In this paper, the robust control problem for the neutral time-delay system has been considered. The less conservative results were derived for the neutral system with state-derivative feedback by a delay-decomposition approach and LMI method. The robust controller is used in the ship DP control systems, and the designed closed-loop control law with speed and acceleration feedback enables DP controller to perform better and resist external environmental disturbances greatly.

This paper is organized as follows. In Section 2, the problem formulation for the DP system is discussed. In Section 3.1, the performance analysis is proposed. In Section 3.2, the state-derivative feedback controller is designed for the neutral time-delay system. Simulation results are provided in Section 4, which demonstrate the effectiveness and the advantages of the proposed controller under the ocean disturbances. Conclusions are given in Section 5.

2. Problem Formulation and Preliminaries

Here, the model of ship DP system with time-delay is established. The equations of motion of surface vessels can be described by the following model [1]:where is the position and orientation of the vessel with respect to an inertial reference coordinate system and is a vector of velocities given in the body-fixed coordinate system; is the transformation matrix between the inertial and body-fixed coordinate frames; is a control vector of forces and moments provided by the propulsion system. Generally, time-delay exists in the propulsion system, which means the input delay exists in the ship control system; is the disturbance input of the system. The inertia matrix includes hydrodynamic added inertia; is a strictly positive damping matrix due to linear wave drift damping and laminar skin friction; is the mass of the ship; is the moment of inertia. , , , and are the accessional mass caused by liquid forces, respectively.

The time-delays mainly existing in the ship’s propulsion system are considered in this paper, and the formula (1) is transformed into the state-space model of the vessel with time-delay as follows:where is the system state including the position, heading, and velocities of vessel; is the system input and also is the control vector of forces and moments with time-delay provided by the propulsion system; is the time-delay in the propulsion system; is a constant matrix describing the actuator configuration; is the disturbance input of the system caused by the environment disturbances from wind, currents, and waves; is the controlled system output. The matrices , are assumed to be known.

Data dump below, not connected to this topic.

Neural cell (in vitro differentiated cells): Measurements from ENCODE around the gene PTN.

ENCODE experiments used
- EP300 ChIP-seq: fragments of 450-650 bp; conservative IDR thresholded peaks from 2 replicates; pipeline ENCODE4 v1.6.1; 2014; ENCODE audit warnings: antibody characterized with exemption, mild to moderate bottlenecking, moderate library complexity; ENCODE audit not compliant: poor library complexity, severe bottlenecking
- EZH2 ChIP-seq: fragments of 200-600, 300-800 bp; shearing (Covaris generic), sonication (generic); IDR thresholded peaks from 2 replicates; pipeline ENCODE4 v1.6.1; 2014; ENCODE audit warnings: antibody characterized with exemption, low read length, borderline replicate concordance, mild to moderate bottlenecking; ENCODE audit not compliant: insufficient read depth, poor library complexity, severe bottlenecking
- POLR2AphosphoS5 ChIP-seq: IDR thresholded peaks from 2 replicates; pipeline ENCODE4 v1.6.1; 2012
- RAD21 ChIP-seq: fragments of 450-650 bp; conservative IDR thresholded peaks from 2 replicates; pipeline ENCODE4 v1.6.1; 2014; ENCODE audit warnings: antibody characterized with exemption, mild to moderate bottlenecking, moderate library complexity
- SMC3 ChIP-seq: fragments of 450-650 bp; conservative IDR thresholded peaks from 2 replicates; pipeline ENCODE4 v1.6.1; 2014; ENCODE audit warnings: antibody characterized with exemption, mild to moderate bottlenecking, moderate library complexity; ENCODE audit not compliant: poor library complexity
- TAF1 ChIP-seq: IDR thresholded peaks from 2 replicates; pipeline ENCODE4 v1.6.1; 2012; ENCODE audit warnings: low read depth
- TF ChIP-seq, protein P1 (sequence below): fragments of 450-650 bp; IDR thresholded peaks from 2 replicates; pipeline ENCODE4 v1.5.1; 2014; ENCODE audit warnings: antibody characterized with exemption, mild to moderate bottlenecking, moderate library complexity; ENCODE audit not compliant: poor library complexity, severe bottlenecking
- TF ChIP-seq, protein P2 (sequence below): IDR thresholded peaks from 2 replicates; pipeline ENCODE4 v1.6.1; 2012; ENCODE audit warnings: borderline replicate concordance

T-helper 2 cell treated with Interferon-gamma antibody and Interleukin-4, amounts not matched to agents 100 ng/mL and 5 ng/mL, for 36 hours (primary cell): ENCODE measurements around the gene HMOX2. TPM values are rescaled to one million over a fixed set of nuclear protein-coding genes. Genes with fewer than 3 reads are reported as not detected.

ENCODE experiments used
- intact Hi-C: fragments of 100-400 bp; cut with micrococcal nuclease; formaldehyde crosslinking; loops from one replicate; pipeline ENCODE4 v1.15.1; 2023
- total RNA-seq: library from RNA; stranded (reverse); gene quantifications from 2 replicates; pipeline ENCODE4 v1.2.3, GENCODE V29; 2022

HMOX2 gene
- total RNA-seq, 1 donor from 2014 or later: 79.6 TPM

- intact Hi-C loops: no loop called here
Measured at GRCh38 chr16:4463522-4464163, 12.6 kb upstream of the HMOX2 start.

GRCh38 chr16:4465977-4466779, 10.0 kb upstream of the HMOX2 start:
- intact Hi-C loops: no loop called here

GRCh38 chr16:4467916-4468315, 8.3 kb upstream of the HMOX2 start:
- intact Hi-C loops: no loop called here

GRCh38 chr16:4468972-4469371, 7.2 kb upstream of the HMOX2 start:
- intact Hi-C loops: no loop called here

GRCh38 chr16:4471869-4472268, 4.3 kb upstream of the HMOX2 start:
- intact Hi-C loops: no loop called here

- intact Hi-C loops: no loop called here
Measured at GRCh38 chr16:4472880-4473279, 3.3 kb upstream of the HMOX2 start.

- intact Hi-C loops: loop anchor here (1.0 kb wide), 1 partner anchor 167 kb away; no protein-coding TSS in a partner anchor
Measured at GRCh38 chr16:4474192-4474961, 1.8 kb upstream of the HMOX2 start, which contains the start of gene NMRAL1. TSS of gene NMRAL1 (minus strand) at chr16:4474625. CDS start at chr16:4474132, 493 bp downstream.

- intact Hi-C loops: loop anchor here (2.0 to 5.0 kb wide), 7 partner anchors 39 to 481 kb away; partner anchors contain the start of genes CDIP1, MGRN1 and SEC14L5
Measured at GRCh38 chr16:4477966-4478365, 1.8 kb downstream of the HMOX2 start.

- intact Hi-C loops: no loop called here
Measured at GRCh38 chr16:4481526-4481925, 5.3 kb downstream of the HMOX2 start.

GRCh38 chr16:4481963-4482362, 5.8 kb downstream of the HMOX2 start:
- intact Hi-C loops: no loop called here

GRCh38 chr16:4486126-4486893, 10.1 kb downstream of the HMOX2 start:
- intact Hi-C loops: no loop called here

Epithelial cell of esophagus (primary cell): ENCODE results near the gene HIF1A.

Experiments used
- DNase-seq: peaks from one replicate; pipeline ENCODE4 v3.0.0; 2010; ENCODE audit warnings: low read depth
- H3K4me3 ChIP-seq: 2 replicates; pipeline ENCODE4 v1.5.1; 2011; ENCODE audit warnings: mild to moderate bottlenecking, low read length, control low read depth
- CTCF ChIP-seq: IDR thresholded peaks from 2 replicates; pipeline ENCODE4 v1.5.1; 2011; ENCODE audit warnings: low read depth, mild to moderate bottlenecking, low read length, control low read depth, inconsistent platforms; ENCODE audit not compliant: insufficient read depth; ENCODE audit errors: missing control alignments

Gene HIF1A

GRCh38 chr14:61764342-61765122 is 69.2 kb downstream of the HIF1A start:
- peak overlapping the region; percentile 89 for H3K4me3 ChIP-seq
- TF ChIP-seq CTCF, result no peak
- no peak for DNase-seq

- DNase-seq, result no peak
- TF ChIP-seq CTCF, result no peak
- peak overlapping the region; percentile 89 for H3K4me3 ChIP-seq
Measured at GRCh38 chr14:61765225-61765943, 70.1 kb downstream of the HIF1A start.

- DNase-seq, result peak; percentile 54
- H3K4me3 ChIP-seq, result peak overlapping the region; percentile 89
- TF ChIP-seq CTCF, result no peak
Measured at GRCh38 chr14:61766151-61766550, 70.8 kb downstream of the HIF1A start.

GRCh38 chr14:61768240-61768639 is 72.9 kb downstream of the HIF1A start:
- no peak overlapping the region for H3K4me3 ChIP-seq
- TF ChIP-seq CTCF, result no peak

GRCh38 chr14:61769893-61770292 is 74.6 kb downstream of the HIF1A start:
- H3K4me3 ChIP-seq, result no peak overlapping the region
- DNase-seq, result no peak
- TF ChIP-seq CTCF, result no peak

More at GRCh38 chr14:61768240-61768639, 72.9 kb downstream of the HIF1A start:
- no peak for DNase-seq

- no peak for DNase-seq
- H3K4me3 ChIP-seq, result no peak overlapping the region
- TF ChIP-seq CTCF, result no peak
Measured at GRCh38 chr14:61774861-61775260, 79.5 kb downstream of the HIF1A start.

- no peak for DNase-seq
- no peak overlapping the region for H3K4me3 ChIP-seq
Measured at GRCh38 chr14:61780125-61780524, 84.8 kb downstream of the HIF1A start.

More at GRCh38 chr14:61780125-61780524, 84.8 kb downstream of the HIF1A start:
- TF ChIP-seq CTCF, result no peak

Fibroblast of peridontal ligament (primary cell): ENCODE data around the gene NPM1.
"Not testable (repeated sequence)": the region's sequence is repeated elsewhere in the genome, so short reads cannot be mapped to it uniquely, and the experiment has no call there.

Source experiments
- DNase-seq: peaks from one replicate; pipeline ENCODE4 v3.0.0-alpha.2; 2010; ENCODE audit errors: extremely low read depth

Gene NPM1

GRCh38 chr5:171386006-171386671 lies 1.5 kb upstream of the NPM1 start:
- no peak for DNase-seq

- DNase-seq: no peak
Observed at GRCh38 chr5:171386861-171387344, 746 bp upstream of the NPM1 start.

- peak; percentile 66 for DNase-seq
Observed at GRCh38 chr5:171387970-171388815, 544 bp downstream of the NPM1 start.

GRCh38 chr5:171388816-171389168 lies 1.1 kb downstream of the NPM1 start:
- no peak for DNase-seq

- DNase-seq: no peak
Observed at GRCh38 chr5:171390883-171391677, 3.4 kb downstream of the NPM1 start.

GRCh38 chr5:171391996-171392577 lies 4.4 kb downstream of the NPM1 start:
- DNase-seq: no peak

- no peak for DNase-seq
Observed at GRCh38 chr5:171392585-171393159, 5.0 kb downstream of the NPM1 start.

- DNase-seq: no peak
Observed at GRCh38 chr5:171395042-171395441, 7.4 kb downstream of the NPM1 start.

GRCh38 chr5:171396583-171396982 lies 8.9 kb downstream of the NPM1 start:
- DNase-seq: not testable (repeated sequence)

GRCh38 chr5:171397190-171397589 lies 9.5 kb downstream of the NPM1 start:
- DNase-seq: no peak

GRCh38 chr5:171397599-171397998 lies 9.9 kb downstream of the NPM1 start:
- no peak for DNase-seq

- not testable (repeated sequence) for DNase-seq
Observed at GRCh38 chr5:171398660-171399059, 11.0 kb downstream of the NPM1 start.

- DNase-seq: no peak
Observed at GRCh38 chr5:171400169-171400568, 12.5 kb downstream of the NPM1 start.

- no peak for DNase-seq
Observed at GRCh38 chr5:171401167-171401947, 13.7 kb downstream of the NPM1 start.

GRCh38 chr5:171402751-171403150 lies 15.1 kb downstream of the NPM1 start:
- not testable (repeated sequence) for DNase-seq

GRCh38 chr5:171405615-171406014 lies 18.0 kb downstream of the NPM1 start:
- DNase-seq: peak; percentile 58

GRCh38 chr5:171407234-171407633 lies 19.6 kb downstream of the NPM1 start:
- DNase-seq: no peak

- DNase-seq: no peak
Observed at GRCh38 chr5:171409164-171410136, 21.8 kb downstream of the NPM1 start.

In ship DP system, a variety of sensors are installed to measure the state of the ship motion, such as global position system (GPS) for measuring the ship’s position, attitude sensor for measuring the pitch, roll and heave, and so forth, and gyrocompass for measuring the ship’s heading. Using the measured information for feedback control is a practical approach of the ship motion control. Velocity feedback in the DP controller can improve the performance of the control system. High-precision commercial inertial measurement units, which are used to measure the acceleration in the positioning control of vessels to suppress varying disturbances, can be easily interfaced with the existing control systems. Lindegaard used the acceleration feedback to increase the performance of DP systems [8]. Acceleration feedback (AFB) will provide a virtual mass in addition to the physical mass of the vessel. Therefore, the vessel becomes less sensitive to the environmental excitations.

Using the state-derivative feedback control law in the position control as well as the velocity and acceleration feedback can suppress varying disturbances. The aim of this paper is to design the composite control law as follows:where and are the controller gain to be designed; the design goal is to make the system (2) asymptotically stable and meet certain performance index, where , is the velocity vector of vessel, and is the acceleration velocity of vessel. The velocity and acceleration feedback loop is established by measuring the velocity and acceleration in the DP control of vessels to suppress varying disturbances in the sea environment. By applying the feedback control law (3), the input time-delay system (2) is turned into a time-delay closed-loop system of the neutral type which is described as follows:

Neutral time-delay systems contain delays both in its state and its derivatives of the state. As it is shown in (4), both the coefficients of and are dependent on the controller’s parameters. Thus, our objective is to design a state feedback controller , in which for a given , the following requirements are satisfied:(1)the closed-loop system (4) with is asymptotically stable;(2)under zero initial condition, the closed-loop system satisfies for any nonzero , where is a prescribed scalar.

In order to obtain the main results, we state the following well-known lemmas.